angioplasty(redirected from interventional angiography)
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angioplasty (ănˈjēōplăsˌtē), any surgical repair of a blood vessel, especially balloon angioplasty or percutaneous transluminal coronary angioplasty, a treatment of coronary artery disease. In balloon angioplasty a balloon-tipped catheter is inserted through the skin into a blood vessel and maneuvered to the clogged portion of the artery. There it is threaded into the blockage and inflated, compressing the plaque against the arterial walls. Frequent postoperative reclogging (restenosis) of the treated area has led to the use of alternative techniques such as laser angioplasty, which employs a laser to burn away or vaporize the plaque, and to the study of various drugs, gene therapies, and mechanical devices such as a stainless steel coil, or stent (most often now coated with a drug that inhibits restenosis), designed to hold the plaque back.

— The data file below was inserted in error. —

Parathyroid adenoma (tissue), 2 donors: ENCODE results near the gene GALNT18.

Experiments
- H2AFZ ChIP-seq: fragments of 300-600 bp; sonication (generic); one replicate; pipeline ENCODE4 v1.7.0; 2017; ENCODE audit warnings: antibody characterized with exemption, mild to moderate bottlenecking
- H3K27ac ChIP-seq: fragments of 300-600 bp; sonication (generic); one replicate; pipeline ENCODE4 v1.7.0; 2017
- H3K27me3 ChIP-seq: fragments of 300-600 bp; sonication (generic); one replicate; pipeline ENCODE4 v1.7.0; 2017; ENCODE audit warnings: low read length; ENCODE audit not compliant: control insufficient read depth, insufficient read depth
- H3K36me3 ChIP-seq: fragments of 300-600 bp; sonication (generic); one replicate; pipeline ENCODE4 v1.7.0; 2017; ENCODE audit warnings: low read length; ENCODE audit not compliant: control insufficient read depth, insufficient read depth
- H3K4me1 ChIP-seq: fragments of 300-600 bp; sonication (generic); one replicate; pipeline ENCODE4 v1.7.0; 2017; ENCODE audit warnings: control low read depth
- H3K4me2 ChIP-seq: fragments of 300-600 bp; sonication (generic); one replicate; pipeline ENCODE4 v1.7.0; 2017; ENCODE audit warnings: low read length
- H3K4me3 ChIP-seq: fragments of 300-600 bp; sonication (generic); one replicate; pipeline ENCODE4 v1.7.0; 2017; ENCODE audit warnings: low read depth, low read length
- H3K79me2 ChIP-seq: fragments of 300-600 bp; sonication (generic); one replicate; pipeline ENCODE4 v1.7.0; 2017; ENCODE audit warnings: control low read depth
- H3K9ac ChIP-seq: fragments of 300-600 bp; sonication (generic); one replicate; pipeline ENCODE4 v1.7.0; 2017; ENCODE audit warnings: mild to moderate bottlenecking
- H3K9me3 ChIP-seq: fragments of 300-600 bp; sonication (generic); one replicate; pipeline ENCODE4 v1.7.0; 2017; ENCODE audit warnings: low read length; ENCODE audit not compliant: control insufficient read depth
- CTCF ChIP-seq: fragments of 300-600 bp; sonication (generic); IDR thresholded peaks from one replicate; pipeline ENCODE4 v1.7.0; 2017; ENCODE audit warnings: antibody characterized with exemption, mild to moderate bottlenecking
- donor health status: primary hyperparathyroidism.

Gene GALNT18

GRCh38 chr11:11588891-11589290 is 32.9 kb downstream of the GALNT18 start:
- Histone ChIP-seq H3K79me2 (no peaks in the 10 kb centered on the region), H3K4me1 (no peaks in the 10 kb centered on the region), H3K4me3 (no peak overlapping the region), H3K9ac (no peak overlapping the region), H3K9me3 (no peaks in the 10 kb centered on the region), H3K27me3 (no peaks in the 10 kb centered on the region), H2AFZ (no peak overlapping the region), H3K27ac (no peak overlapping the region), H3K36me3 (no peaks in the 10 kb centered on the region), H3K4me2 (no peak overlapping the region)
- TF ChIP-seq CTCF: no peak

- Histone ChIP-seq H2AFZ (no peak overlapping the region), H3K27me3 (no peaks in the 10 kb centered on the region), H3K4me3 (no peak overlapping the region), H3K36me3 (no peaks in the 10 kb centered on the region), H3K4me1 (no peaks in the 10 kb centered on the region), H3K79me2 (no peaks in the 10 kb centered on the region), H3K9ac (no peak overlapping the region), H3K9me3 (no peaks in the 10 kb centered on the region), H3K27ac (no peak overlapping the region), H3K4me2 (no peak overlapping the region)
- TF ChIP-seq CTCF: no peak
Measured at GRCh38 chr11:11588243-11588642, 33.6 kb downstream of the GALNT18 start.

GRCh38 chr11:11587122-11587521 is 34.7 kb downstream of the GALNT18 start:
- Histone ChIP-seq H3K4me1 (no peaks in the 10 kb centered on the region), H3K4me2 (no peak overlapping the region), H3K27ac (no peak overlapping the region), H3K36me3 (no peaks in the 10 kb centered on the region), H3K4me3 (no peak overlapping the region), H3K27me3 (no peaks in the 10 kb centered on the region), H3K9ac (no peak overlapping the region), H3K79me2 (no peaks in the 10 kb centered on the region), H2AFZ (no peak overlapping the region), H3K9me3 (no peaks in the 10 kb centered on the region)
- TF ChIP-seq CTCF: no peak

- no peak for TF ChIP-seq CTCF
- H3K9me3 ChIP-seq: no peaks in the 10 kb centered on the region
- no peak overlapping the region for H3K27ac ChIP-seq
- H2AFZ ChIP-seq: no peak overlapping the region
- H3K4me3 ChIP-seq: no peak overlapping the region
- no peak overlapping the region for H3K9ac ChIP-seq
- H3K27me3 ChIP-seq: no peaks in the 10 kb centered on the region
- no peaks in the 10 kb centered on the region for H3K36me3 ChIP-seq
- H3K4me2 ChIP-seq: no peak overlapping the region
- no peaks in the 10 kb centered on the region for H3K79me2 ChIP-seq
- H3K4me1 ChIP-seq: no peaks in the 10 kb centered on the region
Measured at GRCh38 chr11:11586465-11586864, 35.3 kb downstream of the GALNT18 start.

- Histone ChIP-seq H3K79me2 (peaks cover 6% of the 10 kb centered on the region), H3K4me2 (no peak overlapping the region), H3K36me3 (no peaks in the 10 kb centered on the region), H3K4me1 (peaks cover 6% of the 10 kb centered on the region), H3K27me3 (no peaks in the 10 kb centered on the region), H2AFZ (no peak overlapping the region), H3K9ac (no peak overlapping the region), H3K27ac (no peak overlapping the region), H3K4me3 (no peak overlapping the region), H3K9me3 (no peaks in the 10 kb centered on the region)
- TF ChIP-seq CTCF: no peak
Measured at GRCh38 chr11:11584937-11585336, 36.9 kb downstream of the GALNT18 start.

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A procedure for alleviating blockage of an artery in which a balloon-tipped catheter is threaded into an artery to a point of obstruction and inflated to push the vessel open.
McGraw-Hill Dictionary of Scientific & Technical Terms, 6E, Copyright © 2003 by The McGraw-Hill Companies, Inc.